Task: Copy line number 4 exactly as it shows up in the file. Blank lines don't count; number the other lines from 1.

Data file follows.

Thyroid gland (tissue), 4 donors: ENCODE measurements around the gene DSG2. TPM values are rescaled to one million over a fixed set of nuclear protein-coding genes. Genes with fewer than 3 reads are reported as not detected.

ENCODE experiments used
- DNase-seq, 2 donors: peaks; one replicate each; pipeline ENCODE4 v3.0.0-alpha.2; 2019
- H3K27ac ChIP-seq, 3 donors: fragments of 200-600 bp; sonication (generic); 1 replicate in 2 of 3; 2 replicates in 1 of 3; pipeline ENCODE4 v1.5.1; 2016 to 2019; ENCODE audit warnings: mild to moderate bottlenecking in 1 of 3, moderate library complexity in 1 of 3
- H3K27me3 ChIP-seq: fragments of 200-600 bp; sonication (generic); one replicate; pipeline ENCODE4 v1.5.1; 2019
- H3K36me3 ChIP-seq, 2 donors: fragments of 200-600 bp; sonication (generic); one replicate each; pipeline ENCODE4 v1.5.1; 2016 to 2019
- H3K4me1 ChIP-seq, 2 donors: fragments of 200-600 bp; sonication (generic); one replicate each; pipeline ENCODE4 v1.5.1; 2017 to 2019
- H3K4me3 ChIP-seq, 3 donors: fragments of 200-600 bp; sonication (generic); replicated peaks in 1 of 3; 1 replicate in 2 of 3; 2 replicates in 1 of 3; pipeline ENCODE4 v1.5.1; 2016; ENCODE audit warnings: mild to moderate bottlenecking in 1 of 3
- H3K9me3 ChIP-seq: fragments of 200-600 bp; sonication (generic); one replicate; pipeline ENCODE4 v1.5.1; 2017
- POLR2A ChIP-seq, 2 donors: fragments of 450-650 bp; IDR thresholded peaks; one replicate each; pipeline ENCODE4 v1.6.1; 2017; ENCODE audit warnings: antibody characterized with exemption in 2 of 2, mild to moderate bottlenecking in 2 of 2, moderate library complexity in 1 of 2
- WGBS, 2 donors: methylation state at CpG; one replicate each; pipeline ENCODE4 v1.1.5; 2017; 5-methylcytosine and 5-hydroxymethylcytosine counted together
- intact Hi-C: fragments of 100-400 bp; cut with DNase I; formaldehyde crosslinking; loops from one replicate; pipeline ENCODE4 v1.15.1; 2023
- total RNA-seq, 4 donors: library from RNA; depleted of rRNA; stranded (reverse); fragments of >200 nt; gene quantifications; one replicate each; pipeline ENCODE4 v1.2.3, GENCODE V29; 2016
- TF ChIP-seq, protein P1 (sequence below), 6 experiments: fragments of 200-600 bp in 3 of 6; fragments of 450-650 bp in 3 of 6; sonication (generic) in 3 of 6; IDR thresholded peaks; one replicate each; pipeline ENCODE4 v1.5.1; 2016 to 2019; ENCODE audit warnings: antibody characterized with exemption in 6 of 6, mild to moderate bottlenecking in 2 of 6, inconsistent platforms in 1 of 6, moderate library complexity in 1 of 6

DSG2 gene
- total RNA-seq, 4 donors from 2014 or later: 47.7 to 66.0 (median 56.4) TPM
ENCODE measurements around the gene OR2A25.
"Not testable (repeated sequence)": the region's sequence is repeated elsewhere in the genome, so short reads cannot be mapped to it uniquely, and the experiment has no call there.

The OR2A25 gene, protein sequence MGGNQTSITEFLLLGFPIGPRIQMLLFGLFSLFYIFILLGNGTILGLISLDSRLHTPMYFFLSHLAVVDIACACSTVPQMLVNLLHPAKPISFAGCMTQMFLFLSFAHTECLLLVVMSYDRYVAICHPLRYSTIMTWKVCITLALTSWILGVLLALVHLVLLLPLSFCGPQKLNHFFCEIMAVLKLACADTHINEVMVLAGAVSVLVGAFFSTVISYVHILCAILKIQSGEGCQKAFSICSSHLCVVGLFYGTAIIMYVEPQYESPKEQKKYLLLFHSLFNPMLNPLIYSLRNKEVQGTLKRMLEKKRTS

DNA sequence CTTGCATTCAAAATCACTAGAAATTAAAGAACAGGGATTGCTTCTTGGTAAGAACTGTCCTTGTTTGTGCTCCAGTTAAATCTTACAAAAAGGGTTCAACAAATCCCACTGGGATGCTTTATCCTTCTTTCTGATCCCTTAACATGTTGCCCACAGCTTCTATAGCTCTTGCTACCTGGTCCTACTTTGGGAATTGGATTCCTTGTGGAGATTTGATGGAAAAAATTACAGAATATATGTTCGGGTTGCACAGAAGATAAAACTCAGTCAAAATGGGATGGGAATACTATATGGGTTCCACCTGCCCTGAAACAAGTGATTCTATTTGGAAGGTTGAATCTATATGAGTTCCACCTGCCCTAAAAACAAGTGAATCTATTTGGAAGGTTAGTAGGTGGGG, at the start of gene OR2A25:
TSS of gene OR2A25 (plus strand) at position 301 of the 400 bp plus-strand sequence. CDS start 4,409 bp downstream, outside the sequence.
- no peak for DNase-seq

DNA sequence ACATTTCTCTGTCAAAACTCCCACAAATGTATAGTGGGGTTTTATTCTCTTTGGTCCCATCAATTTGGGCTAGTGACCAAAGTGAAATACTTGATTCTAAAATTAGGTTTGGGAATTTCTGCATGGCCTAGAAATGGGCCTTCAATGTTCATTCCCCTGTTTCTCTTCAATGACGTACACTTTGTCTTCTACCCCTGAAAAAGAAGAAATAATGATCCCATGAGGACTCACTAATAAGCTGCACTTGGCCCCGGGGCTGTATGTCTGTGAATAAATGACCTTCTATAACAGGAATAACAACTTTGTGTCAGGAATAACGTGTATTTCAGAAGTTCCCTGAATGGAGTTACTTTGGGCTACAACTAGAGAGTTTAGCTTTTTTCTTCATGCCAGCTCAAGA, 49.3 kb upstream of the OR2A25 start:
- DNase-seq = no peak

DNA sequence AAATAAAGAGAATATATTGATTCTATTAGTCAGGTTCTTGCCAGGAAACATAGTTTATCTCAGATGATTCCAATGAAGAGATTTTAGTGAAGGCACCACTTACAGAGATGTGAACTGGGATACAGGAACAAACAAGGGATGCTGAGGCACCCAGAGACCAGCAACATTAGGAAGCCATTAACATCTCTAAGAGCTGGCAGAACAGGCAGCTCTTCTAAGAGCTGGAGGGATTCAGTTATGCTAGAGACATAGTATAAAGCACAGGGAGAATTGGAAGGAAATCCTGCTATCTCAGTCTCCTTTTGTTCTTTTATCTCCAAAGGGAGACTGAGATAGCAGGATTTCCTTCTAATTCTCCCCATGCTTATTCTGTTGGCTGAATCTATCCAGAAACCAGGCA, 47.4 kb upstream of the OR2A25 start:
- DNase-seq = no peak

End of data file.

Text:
- H3K27ac ChIP-seq, 3 donors: fragments of 200-600 bp; sonication (generic); 1 replicate in 2 of 3; 2 replicates in 1 of 3; pipeline ENCODE4 v1.5.1; 2016 to 2019; ENCODE audit warnings: mild to moderate bottlenecking in 1 of 3, moderate library complexity in 1 of 3